Just a quick one today. I haven't done a "Three of a Kind" post for a while so here's three covers from popular thriller writer Alistair Maclean's When Eight Bells Toll. Originally published in 1966 it marked his return to writing after a three-year break during which he was running the famous Jamaica Inn on Bodmin Moor.

(Click for larger images).

First we have the US first edition...

This Companion Book Club edition was also published in 1966. It just goes to show that you don't necessarily need full colour to produce an effective cover.

I really like this final example by artist Vernon Hayles. Melbourne-based publisher Colorgravure Publications produced this Readers Book Club edition in 1968.

Hayles  was born in England but moved to Australia after World War Two. He worked for K.G. Murray as a cartoonist and illustrator on Man magazine where he created the trademark character Wilbur. He also worked on the company's comics line including Man Out of Space and the Climax range (stop sniggering at the back!). In 1952 he joined the Melbourne Herald as an editorial and gag cartoonist.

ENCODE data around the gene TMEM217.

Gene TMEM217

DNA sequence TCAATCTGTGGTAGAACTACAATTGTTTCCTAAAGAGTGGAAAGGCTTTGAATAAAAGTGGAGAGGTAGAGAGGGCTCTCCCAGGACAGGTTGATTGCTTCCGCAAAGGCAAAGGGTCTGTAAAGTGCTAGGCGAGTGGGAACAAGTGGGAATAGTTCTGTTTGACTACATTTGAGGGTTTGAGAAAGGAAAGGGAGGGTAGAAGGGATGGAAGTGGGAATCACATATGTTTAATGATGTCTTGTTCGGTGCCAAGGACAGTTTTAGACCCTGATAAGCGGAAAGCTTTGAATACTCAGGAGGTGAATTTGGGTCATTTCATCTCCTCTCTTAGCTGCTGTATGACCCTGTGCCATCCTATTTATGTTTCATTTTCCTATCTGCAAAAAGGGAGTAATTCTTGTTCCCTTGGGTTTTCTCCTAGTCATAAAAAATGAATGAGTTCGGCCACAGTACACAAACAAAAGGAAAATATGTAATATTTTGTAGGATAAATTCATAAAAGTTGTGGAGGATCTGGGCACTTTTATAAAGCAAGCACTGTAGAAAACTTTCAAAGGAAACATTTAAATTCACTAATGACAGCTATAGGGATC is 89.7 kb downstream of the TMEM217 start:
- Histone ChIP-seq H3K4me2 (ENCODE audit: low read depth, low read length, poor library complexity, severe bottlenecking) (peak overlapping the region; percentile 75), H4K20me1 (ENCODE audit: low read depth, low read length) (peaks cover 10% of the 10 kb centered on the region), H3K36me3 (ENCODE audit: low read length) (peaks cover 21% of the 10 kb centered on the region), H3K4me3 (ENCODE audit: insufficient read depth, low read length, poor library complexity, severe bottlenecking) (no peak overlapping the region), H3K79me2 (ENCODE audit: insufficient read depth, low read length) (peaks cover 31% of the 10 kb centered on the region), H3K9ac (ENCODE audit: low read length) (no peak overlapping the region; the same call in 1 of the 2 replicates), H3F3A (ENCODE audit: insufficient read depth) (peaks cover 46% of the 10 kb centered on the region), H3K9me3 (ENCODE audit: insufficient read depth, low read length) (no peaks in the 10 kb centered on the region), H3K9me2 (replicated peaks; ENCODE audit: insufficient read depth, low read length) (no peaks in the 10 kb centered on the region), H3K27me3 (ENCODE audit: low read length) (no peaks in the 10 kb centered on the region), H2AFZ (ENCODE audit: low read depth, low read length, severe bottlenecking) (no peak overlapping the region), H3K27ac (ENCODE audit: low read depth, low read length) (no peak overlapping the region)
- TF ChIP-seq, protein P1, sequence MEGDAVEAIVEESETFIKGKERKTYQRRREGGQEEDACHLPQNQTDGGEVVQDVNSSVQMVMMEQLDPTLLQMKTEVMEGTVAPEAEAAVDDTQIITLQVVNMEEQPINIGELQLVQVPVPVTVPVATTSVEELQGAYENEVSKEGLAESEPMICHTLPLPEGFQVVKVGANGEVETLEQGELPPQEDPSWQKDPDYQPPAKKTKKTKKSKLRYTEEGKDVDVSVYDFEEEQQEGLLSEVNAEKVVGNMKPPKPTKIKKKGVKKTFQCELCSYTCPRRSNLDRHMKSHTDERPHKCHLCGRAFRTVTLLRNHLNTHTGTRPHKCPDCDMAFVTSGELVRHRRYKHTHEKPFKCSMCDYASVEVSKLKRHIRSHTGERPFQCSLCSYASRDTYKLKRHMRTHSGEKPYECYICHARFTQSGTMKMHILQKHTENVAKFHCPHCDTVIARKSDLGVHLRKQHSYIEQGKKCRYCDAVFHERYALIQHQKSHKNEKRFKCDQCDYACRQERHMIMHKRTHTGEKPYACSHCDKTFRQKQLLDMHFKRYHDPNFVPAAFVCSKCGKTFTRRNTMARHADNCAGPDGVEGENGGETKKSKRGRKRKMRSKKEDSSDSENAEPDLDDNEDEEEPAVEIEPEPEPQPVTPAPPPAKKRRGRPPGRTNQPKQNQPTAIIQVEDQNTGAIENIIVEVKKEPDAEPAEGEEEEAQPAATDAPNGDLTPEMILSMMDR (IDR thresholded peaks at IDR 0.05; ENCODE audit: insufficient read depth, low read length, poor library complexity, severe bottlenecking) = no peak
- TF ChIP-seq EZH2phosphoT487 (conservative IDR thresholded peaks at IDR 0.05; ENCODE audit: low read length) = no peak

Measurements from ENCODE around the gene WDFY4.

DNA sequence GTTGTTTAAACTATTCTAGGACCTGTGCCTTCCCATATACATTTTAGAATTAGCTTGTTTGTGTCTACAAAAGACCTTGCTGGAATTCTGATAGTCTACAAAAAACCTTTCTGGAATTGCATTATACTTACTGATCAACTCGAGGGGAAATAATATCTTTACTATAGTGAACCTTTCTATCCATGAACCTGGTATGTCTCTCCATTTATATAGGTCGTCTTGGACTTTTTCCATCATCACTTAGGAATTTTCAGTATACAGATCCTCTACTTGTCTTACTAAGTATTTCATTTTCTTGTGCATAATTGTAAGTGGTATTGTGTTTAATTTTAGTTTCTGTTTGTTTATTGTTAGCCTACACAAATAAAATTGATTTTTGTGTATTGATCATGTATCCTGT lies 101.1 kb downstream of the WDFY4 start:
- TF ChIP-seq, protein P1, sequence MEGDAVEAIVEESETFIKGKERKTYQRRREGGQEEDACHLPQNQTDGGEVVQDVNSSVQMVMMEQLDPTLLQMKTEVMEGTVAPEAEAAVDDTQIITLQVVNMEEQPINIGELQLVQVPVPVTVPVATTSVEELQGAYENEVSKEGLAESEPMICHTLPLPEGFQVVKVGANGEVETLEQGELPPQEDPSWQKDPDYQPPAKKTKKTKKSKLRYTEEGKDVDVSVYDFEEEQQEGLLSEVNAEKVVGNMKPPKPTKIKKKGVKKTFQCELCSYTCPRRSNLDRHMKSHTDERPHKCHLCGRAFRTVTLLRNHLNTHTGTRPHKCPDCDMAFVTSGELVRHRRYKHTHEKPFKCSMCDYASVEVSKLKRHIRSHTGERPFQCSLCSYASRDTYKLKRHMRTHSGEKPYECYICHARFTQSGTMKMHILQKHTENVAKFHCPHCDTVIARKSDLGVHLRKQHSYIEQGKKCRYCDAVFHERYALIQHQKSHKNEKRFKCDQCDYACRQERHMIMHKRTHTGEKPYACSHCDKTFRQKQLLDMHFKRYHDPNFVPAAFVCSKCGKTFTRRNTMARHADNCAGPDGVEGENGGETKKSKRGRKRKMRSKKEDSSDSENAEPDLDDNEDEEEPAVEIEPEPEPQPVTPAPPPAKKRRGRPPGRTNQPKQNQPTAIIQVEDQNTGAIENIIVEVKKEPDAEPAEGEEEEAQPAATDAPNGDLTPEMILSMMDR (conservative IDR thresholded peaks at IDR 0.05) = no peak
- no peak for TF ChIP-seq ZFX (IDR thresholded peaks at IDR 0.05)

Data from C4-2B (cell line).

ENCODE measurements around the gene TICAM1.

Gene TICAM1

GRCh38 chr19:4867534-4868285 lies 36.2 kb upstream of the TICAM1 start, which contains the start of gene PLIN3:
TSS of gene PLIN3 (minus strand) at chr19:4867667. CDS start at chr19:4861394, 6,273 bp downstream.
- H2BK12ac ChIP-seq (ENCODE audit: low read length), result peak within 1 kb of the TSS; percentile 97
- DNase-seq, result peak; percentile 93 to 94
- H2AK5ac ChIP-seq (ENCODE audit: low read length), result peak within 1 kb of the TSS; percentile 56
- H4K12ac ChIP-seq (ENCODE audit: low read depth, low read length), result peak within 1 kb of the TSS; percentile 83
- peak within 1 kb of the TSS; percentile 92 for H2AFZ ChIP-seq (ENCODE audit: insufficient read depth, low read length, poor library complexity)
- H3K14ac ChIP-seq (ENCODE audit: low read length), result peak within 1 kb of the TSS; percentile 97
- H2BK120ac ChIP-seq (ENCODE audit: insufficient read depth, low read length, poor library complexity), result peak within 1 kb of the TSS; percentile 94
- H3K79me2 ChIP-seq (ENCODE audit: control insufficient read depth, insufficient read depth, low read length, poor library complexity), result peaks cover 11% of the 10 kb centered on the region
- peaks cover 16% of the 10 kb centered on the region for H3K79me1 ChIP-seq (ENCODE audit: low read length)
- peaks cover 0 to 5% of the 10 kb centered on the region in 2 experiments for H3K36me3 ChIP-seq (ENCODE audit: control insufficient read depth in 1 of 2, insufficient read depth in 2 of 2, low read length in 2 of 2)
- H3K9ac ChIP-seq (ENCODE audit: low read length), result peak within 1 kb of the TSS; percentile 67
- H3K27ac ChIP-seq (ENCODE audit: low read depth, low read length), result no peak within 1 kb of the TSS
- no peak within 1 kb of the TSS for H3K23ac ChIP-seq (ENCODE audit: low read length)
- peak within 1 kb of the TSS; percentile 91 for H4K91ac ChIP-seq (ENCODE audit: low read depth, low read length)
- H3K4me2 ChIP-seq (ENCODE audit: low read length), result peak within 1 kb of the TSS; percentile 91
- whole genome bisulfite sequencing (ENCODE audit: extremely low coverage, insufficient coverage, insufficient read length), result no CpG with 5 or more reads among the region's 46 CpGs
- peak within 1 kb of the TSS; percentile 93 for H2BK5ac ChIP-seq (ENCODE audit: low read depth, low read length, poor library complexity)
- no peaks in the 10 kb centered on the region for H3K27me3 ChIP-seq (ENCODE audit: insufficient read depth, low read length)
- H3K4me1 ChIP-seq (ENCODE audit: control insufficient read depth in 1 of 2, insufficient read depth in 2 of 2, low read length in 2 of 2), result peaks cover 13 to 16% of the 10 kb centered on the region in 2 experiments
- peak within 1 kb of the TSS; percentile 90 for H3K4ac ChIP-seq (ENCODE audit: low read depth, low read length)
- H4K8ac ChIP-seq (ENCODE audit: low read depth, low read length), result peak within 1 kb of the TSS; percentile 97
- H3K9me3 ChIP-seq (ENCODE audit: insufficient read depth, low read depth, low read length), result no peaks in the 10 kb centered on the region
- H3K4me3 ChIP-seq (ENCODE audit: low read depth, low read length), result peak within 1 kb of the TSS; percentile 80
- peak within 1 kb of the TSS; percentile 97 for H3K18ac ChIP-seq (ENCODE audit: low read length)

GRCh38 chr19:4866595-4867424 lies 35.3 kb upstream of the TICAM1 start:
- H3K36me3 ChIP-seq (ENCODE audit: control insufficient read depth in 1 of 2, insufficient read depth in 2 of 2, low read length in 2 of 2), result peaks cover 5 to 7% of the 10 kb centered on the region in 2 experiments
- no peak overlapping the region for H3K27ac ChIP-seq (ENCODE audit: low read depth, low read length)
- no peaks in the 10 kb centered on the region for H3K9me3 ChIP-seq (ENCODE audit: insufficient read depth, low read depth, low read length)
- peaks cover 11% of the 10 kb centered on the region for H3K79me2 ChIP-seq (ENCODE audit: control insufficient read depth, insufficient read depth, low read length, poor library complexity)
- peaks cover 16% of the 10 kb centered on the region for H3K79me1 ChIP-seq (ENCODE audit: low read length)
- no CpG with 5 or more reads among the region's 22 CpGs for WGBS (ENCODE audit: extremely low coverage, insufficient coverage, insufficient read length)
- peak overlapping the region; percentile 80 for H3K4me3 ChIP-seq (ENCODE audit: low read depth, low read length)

Monday, 20 May 2019

Guardian of the Reef

Today's comic strip comes from the 1960 Express Super Colour Annual and features some early work by one of the great British comic artists whose work has spanned seven decades! This early example is very different from the style that most fans are familiar with so I won't name him until you've looked at the strip. See if you can guess who it is!

John M. Burns (1938- ) began his career working for Junior Express and School Friend in the mid-1950s. His body of work is far too big to list here but I'll give you some of the highlights:

Wrath of the Gods - Boys' World/Eagle and Boy's World
Kelpie the Boy Wizard - Wham!